The fast reactor techno-utopia presented by Brook and Bradshaw is attractive. Back in the real world, there's much more about fast reactors to oppose than to support. And the large-scale deployment of Generation IV reactor technology is further away than they care to admit. The Generation IV International Forum website states: "It will take at least two or three decades before the deployment of commercial Gen IV systems. In the meantime, a number of prototypes will need to be built and operated. The Gen IV concepts currently under investigation are not all on the same timeline and some might not even reach the stage of commercial exploitation."15

Creative accounting and jiggery-pokery

Brook and Bradshaw also counter proliferation concerns with the following argument: "Nuclear power is deployed commercially in countries whose joint energy intensity is such that they collectively constitute 80% of global greenhouse-gas emissions. If one adds to this tally those nations that are actively planning nuclear deployment or already have scientific or medical research reactors, this figure rises to over 90%. As a consequence, displacement of fossil fuels by an expanding nuclear-energy sector would not lead to a large increase in the number of countries with access to nuclear resources and expertise."

The premise is correct − countries operating reactors account for a large majority of greenhouse emissions. But even by the most expansive estimate − Brook's16 − less than one-third of all countries have some sort of weapons capability, either through the operation of reactors or an alliance with a nuclear weapons state. So the conclusion − that nuclear power expansion "would not lead to a large increase in the number of countries with access to nuclear resources and expertise" − is nonsense and one wonders how such jiggery-pokery could find its way into a peer-reviewed journal.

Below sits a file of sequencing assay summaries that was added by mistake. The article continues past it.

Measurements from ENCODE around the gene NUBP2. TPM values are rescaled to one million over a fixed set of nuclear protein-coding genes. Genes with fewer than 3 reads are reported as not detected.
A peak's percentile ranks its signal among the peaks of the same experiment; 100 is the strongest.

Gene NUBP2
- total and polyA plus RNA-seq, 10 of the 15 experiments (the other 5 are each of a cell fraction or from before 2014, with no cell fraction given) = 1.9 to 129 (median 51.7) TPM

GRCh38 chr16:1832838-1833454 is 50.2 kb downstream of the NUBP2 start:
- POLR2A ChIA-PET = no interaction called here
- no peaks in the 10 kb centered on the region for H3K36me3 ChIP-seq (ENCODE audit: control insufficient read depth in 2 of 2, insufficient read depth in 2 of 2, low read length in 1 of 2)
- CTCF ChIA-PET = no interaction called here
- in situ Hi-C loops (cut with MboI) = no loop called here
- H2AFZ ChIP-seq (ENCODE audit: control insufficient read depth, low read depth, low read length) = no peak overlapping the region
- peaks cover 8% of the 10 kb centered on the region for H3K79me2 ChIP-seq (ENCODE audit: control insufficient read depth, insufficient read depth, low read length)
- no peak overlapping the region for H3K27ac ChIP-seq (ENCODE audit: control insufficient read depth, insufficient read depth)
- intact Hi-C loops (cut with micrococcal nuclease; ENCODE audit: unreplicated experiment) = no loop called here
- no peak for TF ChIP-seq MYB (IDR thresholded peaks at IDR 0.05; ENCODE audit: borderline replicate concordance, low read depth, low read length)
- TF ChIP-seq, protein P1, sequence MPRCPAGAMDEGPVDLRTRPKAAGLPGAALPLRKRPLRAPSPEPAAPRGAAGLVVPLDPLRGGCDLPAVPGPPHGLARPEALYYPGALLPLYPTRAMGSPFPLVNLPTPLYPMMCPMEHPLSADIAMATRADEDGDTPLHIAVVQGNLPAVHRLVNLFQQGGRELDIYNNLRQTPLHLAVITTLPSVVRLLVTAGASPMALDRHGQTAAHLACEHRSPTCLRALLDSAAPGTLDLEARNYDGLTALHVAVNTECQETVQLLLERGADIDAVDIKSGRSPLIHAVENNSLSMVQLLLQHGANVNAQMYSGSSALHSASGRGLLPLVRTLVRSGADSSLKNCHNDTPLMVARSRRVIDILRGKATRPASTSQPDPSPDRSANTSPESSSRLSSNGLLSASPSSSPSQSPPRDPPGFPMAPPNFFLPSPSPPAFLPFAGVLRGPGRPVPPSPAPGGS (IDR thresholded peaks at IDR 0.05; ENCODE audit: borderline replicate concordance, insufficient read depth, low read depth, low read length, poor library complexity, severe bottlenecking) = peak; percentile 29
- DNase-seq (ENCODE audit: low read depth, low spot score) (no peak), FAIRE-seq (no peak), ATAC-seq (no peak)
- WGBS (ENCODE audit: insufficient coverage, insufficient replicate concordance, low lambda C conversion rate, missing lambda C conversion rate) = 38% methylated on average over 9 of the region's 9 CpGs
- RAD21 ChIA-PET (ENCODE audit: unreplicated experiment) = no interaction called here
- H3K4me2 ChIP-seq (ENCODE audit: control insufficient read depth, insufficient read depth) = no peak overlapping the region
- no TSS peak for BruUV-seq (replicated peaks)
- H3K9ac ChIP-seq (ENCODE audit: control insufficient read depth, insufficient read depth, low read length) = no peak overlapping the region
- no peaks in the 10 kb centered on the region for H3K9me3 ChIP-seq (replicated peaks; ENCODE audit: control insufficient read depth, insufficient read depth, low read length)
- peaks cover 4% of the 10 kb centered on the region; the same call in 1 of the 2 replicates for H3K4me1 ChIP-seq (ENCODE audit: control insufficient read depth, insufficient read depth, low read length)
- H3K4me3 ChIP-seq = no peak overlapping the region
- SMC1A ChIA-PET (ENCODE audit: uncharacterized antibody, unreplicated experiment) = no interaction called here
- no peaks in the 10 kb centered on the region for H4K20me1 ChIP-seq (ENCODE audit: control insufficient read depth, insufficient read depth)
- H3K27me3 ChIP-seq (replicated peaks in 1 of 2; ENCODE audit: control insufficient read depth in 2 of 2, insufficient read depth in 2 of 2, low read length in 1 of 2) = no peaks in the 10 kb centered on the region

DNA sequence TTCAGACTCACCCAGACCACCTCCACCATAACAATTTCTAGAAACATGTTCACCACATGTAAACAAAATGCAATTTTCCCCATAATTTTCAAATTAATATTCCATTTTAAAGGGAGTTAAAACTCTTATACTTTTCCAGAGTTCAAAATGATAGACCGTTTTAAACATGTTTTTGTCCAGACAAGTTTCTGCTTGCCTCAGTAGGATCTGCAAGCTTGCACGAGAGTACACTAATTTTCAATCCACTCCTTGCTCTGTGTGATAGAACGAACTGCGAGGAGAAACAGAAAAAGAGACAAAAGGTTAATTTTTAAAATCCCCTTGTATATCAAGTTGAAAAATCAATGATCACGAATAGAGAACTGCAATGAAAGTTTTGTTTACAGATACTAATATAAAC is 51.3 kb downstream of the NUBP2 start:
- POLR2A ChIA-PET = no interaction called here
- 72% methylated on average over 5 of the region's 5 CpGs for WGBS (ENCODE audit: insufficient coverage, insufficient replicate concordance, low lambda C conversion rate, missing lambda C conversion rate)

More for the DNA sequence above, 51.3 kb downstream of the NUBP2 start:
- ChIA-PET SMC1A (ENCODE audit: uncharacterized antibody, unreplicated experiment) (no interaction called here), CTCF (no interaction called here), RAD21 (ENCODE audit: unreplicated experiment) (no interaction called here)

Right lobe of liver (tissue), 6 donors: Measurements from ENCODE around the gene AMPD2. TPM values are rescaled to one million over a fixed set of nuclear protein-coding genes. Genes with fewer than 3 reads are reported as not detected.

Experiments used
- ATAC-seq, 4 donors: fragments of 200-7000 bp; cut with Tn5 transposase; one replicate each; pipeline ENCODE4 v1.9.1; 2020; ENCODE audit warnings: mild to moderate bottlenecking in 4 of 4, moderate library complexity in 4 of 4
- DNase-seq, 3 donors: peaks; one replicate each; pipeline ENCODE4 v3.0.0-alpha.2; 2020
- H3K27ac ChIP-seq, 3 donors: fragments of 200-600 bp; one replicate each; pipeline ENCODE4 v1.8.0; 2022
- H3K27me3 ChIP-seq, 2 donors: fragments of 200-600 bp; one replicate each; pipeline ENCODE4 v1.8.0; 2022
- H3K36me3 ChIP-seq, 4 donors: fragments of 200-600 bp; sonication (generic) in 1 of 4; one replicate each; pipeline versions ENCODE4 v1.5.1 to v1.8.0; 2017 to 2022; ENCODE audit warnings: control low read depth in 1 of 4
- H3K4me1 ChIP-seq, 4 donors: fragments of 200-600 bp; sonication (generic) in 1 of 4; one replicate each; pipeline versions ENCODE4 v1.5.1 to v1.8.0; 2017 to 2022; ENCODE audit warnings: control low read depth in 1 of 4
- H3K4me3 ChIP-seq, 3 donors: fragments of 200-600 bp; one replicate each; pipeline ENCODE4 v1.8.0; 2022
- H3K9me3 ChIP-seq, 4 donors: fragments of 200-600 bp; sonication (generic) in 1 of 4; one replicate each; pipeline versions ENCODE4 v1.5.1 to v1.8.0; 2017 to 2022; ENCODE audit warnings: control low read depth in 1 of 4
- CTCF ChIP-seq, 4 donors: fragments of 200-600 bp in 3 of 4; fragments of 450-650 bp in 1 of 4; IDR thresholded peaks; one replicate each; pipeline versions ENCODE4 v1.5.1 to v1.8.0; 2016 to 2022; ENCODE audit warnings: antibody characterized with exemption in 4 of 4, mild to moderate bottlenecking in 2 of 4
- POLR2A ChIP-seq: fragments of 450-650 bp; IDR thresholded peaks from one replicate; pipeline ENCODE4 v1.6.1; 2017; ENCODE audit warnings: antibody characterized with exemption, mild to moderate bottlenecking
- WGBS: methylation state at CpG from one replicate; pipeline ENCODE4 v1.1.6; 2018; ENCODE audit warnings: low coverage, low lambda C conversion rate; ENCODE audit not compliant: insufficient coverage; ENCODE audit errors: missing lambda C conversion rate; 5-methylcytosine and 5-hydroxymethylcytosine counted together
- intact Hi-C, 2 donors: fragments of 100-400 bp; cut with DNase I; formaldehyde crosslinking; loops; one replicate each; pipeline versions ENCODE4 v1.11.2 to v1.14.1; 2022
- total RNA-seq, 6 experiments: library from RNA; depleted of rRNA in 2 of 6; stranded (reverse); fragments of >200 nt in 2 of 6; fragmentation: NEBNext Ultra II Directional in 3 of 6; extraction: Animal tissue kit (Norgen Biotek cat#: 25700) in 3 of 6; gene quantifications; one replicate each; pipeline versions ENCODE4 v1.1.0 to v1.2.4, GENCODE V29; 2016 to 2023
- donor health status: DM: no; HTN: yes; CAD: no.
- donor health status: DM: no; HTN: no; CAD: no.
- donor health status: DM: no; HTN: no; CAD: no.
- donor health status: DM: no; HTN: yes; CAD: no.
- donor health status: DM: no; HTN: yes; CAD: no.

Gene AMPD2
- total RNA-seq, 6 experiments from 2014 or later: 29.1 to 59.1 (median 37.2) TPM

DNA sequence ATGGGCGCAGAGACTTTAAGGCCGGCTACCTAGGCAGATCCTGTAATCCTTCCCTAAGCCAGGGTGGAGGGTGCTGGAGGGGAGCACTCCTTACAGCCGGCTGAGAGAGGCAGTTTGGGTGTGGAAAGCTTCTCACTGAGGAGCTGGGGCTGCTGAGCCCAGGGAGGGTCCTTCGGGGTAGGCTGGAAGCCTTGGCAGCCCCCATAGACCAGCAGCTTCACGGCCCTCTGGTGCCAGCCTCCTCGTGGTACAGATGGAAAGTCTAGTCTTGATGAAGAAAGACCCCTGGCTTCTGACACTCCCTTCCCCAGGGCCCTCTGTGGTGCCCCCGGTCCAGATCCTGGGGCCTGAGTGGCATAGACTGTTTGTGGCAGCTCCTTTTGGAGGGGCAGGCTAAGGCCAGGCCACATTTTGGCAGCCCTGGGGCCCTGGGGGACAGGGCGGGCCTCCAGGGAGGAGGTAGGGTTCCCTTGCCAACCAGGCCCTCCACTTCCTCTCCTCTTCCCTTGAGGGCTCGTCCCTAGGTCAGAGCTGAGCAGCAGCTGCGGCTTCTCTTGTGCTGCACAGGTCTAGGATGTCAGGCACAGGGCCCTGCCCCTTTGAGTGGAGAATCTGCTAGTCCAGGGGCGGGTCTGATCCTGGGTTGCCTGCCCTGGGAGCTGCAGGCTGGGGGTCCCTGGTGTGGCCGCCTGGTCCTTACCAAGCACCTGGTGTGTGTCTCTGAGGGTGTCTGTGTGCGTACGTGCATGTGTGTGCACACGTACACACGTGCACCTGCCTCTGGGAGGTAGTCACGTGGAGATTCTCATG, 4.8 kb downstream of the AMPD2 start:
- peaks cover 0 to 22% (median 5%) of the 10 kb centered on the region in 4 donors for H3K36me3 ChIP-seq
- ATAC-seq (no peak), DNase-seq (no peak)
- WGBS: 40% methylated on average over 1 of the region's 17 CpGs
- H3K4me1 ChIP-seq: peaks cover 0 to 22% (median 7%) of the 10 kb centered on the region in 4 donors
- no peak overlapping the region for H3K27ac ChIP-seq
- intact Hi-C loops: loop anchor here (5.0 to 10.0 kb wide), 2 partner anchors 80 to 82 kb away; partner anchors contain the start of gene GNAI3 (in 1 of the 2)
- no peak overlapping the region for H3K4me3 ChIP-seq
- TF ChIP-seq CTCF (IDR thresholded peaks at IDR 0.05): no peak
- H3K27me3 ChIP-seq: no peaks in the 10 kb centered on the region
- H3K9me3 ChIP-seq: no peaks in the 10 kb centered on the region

The power−weapons conundrum is neatly summarised by former US Vice-President Al Gore: "For eight years in the White House, every weapons-proliferation problem we dealt with was connected to a civilian reactor program. And if we ever got to the point where we wanted to use nuclear reactors to back out a lot of coal ... then we'd have to put them in so many places we'd run that proliferation risk right off the reasonability scale."17


Apart from the their misinformation about IFRs, and their nonsense argument about the proliferation implications of expanding nuclear power, Brook and Bradshaw add one further comment about proliferation: "Nuclear weapons proliferation is a complex political issue, with or without commercial nuclear power plants, and is under strong international oversight."

Oddly, Brook and Bradshaw cite a book by IFR advocate Tom Blees in support of that statement.18 But Blees argues for the establishment of an international strike force on full standby to attend promptly to any detected attempts to misuse or to divert nuclear materials (p.269). That is a far cry from the International Atomic Energy Agency's safeguards system. In articles and speeches during his tenure as the Director General of the IAEA from 1997−2009, Dr. Mohamed ElBaradei said that the Agency's basic rights of inspection are "fairly limited", that the safeguards system suffers from "vulnerabilities" and "clearly needs reinforcement", that efforts to improve the system have been "half-hearted", and that the safeguards system operates on a "shoestring budget ... comparable to that of a local police department".